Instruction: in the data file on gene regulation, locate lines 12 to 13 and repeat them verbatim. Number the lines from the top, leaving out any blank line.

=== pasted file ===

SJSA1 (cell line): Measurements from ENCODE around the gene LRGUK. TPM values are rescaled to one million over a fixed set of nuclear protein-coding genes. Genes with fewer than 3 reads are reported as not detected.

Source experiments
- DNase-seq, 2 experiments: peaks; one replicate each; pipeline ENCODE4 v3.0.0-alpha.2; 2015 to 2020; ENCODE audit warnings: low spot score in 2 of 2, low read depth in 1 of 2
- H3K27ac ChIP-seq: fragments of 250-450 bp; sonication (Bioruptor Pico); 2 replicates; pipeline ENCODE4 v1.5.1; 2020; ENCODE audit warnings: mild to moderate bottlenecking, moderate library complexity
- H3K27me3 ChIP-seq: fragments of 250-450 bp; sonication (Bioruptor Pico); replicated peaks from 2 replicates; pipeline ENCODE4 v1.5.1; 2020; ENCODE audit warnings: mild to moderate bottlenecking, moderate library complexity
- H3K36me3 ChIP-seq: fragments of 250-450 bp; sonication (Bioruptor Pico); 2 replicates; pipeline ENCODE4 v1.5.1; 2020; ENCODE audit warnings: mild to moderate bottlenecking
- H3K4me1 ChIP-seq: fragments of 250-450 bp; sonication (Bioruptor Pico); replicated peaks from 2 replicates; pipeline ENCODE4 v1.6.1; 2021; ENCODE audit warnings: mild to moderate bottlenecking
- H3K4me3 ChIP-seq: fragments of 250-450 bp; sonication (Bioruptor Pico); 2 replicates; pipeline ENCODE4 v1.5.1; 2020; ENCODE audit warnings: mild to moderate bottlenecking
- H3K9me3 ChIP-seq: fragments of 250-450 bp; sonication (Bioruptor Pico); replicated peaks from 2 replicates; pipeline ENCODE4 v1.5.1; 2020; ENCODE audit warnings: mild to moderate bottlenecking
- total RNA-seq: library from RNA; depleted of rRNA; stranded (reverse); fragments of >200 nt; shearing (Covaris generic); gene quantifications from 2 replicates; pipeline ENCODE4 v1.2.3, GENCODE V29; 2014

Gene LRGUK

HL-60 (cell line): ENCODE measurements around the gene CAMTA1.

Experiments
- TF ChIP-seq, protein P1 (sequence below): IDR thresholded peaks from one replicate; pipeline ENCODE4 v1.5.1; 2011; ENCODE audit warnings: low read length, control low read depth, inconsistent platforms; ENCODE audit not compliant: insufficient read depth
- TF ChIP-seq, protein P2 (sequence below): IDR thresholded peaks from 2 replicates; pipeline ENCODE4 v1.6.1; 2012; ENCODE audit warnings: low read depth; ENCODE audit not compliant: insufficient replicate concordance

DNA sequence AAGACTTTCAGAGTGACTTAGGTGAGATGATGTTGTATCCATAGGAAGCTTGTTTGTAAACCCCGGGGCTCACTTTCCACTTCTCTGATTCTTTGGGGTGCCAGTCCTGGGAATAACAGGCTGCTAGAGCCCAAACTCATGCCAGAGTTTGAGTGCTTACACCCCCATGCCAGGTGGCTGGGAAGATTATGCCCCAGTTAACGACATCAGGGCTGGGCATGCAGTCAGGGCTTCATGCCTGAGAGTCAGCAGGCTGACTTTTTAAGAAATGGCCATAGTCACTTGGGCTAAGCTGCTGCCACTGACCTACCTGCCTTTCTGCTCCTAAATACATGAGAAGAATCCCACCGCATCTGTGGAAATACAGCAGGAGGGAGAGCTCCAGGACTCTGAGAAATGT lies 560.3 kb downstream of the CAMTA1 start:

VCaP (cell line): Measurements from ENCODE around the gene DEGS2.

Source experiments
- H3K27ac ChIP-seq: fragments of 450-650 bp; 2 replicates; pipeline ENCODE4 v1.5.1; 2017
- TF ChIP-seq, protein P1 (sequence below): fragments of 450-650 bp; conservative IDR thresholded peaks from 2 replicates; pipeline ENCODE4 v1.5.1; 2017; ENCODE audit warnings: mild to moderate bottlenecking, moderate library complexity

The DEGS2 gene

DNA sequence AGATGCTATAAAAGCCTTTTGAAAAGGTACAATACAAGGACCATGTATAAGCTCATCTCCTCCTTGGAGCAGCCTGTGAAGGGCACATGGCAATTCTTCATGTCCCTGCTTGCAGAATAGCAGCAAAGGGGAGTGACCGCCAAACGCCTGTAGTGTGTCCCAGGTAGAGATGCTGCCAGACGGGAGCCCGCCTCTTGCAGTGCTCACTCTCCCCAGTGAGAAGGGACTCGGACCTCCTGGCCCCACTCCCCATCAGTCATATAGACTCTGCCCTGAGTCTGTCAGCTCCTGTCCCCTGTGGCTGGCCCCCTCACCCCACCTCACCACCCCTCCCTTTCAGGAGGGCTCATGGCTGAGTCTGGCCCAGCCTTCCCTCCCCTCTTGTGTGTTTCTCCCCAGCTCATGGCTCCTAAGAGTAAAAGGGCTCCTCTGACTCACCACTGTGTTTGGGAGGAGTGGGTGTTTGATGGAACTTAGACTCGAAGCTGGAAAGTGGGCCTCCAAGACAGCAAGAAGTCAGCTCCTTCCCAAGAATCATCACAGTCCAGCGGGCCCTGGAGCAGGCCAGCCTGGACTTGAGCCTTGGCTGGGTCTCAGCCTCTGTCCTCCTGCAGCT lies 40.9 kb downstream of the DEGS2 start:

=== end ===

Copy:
HL-60 (cell line): ENCODE measurements around the gene CAMTA1.

Experiments